Share on facebook
Share on twitter
Share on linkedin
Share on whatsapp

 ·                How do you relate at work with your colleagues; at home with your spouse, children, domestic staff, neighbors etc?
·                Workplace acrimony builds cracks in the walls of corporate growth, lessens productivity, and lowers employees’ performance. How can employees increase their interactive and relationship skills so as to bolster productivity in the workplace?
·                How can employees key into the vision of the organization, and achieve career fulfillment while working for others?
·                Is it advisable to save all your money in a joint account with your spouse?
·                Is it proper to take care of all your children’s needs before taking care of yours as parent?
·                What role has native laws and customs got to play in relationship enhancement?
These and many more are among the issues discussed at the training and coaching class organized by Spaces for Change on Leadership, Relationship Intelligence and Workplace Productivity held in Lagos on March 27, 2013.
Conflict erupts in our day-to-day engagement, experiences and events. How such conflict is managed and effectively contained before it snowballs into an uncontrollable conflagration was the main thrust of the training. Relationship Intelligence, also known as Relationship Enhancement (RE) is one way to strategically and effectively handle conflicts, especially when it is unplanned. RE involves better communication and showing understanding. In a more specific level, RE entails listening; paying attention to words and body language; putting yourself in the other person’s place; describing what you have come to understand by naming thoughts feelings, concerns and desires; accepting and making corrections graciously.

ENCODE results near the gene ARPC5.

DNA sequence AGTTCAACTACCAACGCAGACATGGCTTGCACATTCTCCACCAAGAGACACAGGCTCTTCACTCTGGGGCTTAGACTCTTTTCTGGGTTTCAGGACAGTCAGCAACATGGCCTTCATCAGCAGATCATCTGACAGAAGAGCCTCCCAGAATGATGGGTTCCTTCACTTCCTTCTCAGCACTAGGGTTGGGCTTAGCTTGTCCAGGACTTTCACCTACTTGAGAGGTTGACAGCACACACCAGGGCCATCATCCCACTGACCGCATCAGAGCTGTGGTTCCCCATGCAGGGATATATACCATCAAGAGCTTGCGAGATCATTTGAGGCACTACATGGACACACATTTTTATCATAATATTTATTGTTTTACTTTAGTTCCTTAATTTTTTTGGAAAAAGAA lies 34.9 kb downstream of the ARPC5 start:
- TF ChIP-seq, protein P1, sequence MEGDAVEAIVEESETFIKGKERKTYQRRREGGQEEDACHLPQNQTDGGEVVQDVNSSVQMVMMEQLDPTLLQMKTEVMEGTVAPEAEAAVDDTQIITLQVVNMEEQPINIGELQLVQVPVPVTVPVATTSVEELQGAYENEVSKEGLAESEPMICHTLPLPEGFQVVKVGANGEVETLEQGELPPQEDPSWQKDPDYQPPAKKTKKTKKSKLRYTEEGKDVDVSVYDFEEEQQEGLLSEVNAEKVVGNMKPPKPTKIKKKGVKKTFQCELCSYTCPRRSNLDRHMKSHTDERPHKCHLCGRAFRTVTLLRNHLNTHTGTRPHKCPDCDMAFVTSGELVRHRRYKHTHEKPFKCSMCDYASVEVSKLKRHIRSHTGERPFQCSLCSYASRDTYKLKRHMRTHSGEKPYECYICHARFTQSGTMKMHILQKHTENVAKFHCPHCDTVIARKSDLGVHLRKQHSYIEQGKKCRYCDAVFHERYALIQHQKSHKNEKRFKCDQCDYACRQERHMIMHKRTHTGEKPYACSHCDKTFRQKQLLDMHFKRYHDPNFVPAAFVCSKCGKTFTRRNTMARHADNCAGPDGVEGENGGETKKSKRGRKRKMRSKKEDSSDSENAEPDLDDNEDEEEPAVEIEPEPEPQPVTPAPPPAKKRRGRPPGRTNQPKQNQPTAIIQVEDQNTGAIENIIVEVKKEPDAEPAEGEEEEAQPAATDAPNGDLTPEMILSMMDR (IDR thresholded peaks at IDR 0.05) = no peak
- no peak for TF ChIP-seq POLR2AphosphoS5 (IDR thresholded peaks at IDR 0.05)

The aim of the workshop was not only to inform, but to train participants in ways relationships can be strategically sustained at work, at home and the society at large. Through short dramas, practical exercises, simulations, experience-sharing and power-point presentations, participants learned the benefit of dialogue and personal responsibility; and developed new skills for avoiding workplace acrimony, domestic violence and unnecessary anger.
The facilitator, United States-based Mr. Martin Okpareke employed various teaching methods and exercises which aroused and sustained the participation of all the trainees throughout the program. For instance:

  • Perspective exercise – Two people stood side by side facing different directions, but with the back of their heads put together. They were then asked to describe what they saw. The exercise was used to buttress the fact that each person sees  things differently and from their point of view. No one is totally wrong or right.

  •  Take a stand activity – the facilitator, in this instance, asked series of questions, and each participant took a stand whether to agree or disagree, giving reasons for their positions. This explained that we all have choices and the power over the decisions we make.


  • Avoid trigger words. What you say matters, but the way you say it matters most.

  • Maintain a personal vision that fits in with your religious teaching, moral upbringing, family life and employer’s vision.
  • Take time out by paying attention to yourself.

  • Don’t slide through situations but make decisions by calculative and constructive reasoning

  • The end game is moving our relationships forward through the choices we make. 

  • To be on top of one’s expression skills, start engaging in arguments by remembering what is good; speak from one’s own point of view rather than what is good or normal; be specific by talking about particular behaviors ,events and concerns; talk about your feelings; ask for what you want.

Leave a Comment

Your email address will not be published. Required fields are marked *

Scroll to Top